A trial has begun for the second police officer accused in the death of 25-year-old Freddie Gray, a man who died in police custody after being arrested last year. Court documents indicate that Gray was arrested on April 12, 2015, and taken in a police van to Western District police station in Baltimore. During the van ride, officers handcuffed and shackled Gray, but they did not put a seatbelt on him. When they arrived at the station, Gray was no longer breathing. A week later, he passed away.

The most recent officer to be tried in the case is Officer Caesar R. Goodson, Jr. Officer Goodson drove the van that transported Gray to the station. He is one of six police offices to be charged in the man's death. Goodson's colleague, Officer William G. Porter, was hit with manslaughter charges but last month his trial resulted in a hung jury.

Goodson has been charged with second degree murder. If he is convicted, he could be sentenced to a 30-year prison term. Jury selection in his case is set to begin on Monday.

Local Reverend Wants the Officers to Be Convicted

Rev. Cortly Witherspoon, who is leading protests at the courthouse regarding Gray's death, said, "I don't think that the city can afford for this trial to be perceived as another loss, another check in the loser column ... The general public will not respond well."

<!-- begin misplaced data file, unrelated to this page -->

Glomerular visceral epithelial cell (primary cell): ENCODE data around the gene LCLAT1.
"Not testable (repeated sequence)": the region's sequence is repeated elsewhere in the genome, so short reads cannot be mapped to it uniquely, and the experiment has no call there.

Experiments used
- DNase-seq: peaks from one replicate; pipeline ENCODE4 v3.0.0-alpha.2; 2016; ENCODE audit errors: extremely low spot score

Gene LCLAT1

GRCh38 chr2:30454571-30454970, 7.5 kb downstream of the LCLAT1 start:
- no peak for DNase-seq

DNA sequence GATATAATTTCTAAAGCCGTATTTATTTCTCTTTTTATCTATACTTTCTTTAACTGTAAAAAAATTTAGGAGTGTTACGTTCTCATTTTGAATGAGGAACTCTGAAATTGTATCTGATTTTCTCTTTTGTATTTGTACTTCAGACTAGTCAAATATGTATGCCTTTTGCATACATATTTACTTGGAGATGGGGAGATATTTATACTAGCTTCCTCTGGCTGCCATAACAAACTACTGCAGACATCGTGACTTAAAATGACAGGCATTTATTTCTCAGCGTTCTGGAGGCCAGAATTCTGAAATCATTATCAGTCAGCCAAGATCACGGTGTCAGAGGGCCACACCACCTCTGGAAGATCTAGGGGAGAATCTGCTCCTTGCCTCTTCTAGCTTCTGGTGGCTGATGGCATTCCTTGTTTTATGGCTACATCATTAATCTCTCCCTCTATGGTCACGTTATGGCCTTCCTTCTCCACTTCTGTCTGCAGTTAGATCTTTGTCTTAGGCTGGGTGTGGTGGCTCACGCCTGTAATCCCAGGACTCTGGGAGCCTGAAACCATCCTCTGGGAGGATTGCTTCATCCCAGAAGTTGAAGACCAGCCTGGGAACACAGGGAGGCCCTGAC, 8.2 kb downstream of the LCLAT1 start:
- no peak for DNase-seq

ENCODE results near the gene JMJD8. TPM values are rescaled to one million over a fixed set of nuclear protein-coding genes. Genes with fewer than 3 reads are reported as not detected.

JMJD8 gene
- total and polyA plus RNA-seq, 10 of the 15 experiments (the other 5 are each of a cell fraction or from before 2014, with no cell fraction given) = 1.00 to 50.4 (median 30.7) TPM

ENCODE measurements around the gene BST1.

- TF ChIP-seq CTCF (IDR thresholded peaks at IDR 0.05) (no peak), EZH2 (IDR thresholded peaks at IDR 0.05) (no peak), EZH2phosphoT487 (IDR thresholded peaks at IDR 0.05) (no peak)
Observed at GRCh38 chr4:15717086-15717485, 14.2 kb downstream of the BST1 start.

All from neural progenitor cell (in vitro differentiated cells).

The accused police officer, Goodson, has worked for the police force for 17 years. During the 45-minute drive to the police station on April 12, 2015, Goodson stopped six times but it does not appear that he tended to his passenger, who was found unconscious by the time they arrived at the police station. Prosecutors say that the officers failed Gray, who was in dire need of medical attention, and Goodson is most liable for his death.

A Case Embroiled in Controversy

Gray's death inflamed racial tensions in the Baltimore area, where there was already a great rift between black residents and law enforcement. Eventually, protests erupted into riots after news of Gray's death spread. Now, many community leaders are hoping to bring the officers to justice for the alleged wrongdoing that led to Gray's fatal mistreatment.

Whatever happens in this case, it has brought a great deal of attention to the issue of police violence and police misconduct, especially with regard to the treatment of racial minorities across the country.